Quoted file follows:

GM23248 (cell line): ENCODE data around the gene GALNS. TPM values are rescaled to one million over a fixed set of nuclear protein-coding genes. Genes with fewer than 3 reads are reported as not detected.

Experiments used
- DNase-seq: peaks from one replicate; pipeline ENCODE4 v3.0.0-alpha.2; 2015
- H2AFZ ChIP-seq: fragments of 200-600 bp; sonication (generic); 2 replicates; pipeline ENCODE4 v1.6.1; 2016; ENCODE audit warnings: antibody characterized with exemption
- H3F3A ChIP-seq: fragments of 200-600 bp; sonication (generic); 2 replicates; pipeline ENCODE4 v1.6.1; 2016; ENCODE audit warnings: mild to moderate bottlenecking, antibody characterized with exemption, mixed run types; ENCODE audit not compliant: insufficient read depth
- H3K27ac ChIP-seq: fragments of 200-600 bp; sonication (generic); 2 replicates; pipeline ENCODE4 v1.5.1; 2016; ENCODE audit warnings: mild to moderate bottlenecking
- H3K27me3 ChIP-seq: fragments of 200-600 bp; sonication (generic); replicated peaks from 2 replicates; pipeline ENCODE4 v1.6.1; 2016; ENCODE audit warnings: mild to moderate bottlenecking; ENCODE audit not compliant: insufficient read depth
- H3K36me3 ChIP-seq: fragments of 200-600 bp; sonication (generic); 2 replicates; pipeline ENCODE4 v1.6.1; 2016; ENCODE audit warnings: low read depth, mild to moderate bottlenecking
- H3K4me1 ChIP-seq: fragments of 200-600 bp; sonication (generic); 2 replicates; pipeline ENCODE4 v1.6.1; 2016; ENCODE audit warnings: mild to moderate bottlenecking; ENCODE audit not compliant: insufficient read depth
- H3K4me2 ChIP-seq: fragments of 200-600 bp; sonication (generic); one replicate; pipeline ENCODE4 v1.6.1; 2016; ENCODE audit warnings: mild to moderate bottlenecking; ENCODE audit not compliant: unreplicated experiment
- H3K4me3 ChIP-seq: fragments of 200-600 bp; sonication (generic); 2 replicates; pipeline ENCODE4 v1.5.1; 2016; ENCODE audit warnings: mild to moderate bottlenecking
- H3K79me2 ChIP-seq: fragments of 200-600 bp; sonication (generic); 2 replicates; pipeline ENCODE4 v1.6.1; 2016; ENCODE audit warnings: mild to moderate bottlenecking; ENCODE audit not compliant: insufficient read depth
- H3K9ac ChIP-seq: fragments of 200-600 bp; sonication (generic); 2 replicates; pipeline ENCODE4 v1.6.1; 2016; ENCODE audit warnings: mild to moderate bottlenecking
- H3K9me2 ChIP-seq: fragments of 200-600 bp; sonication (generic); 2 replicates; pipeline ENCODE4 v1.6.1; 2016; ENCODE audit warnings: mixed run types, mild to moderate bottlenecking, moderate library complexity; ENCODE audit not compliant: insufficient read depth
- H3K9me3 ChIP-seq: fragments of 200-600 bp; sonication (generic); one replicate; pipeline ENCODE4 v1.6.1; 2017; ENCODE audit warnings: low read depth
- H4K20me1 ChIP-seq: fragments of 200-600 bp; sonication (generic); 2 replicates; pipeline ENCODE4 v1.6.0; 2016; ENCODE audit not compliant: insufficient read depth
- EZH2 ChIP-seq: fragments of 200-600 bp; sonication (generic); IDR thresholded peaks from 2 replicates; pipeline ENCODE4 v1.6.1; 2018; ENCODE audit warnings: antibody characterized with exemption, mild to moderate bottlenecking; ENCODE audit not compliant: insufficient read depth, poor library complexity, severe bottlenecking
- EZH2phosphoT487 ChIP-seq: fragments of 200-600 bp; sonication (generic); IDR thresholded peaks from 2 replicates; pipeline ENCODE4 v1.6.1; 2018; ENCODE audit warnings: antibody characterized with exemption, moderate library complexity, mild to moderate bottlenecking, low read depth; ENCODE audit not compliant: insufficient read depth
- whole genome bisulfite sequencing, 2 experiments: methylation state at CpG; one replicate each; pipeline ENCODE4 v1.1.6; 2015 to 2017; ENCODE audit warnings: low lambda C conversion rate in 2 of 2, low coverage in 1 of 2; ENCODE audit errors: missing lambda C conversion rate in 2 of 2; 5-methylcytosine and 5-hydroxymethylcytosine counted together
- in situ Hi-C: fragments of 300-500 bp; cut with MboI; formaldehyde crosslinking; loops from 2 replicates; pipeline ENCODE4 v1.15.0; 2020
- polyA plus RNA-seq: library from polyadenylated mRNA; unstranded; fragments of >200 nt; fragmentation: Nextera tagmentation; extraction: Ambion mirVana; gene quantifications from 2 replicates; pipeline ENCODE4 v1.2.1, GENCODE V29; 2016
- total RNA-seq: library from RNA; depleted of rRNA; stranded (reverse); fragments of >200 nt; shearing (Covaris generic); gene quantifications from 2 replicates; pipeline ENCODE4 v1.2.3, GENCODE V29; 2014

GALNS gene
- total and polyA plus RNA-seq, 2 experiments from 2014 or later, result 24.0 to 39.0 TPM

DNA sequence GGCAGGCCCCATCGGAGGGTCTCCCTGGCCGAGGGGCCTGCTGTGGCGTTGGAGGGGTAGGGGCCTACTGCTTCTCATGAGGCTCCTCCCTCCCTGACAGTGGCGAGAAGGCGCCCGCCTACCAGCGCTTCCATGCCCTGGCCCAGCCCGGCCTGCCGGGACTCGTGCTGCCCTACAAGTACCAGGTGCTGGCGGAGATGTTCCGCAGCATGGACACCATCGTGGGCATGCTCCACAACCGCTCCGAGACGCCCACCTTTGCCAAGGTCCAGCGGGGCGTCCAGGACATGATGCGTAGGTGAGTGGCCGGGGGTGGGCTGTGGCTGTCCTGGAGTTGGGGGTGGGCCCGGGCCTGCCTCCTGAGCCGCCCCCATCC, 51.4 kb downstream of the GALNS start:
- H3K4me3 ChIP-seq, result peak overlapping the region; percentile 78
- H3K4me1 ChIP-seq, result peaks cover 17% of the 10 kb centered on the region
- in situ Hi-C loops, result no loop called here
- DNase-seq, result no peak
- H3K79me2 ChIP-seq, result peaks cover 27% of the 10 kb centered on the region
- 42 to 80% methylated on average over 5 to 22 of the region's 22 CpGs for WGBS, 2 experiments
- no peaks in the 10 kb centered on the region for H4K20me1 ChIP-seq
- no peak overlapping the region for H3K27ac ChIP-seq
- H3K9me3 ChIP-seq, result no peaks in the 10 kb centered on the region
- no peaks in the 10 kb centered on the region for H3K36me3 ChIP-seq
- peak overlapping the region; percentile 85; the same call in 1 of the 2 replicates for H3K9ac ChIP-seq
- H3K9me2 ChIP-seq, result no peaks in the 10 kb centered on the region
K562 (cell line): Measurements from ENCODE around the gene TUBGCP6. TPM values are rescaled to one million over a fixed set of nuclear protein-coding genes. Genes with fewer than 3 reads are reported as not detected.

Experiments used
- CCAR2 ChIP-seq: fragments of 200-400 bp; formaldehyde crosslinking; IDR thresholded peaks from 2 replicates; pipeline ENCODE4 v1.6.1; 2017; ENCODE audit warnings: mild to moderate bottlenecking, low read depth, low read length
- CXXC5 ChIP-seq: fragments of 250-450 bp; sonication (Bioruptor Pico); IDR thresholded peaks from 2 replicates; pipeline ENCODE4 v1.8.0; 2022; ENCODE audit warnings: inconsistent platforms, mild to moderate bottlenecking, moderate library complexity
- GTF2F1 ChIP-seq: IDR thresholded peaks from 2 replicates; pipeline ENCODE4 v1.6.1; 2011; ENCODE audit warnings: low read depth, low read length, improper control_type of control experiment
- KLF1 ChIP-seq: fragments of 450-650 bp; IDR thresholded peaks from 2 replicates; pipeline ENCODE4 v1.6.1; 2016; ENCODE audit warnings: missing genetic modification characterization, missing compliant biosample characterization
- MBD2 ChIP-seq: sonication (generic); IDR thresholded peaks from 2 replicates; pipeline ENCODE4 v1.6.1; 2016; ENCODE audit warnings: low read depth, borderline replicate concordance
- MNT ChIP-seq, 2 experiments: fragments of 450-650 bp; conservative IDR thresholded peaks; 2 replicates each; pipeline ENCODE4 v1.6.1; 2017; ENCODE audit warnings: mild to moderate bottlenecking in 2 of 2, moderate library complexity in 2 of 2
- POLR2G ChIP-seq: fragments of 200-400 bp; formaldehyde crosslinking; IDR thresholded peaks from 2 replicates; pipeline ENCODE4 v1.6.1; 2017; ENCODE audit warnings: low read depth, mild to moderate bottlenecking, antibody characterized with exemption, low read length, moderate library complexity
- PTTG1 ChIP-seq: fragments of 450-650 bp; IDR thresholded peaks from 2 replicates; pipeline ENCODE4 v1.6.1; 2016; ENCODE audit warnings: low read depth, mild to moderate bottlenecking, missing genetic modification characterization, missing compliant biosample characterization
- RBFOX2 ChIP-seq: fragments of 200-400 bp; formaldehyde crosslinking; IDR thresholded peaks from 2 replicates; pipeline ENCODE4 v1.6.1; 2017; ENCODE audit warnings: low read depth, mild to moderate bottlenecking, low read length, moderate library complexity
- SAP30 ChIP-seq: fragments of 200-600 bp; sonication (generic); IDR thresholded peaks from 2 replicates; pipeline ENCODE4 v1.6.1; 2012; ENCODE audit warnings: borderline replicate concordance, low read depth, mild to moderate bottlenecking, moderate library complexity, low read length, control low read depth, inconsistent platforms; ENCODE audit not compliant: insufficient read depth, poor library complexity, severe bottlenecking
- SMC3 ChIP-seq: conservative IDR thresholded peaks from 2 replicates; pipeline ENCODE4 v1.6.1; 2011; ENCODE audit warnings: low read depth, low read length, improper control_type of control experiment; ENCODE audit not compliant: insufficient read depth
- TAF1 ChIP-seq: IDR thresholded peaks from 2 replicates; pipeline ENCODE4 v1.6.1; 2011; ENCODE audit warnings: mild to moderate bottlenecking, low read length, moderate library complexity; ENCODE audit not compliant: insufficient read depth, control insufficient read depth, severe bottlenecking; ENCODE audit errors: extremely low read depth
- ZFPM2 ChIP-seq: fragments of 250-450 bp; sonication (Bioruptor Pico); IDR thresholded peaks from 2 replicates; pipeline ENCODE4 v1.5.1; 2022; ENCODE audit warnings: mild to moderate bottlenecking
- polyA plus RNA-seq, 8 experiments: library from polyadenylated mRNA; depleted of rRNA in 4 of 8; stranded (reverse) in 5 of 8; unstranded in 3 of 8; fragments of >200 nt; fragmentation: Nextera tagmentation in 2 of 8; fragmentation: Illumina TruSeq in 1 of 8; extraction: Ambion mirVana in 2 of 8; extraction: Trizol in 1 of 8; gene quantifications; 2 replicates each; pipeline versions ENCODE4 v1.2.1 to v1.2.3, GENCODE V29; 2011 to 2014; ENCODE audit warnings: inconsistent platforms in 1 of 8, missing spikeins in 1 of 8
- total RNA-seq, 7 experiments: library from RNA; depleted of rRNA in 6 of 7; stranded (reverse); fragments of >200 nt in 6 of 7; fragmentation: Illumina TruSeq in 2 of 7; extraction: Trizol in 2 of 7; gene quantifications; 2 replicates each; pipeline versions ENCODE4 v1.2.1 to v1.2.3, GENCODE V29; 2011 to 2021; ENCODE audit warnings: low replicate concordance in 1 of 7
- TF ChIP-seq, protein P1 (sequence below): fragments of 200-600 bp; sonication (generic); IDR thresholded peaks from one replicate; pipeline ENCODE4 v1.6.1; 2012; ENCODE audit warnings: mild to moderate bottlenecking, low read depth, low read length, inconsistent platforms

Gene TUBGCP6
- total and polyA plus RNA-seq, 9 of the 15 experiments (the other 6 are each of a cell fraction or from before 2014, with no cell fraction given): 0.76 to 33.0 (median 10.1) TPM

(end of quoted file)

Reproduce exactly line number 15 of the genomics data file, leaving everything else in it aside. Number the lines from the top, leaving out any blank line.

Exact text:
- H3K9me3 ChIP-seq: fragments of 200-600 bp; sonication (generic); one replicate; pipeline ENCODE4 v1.6.1; 2017; ENCODE audit warnings: low read depth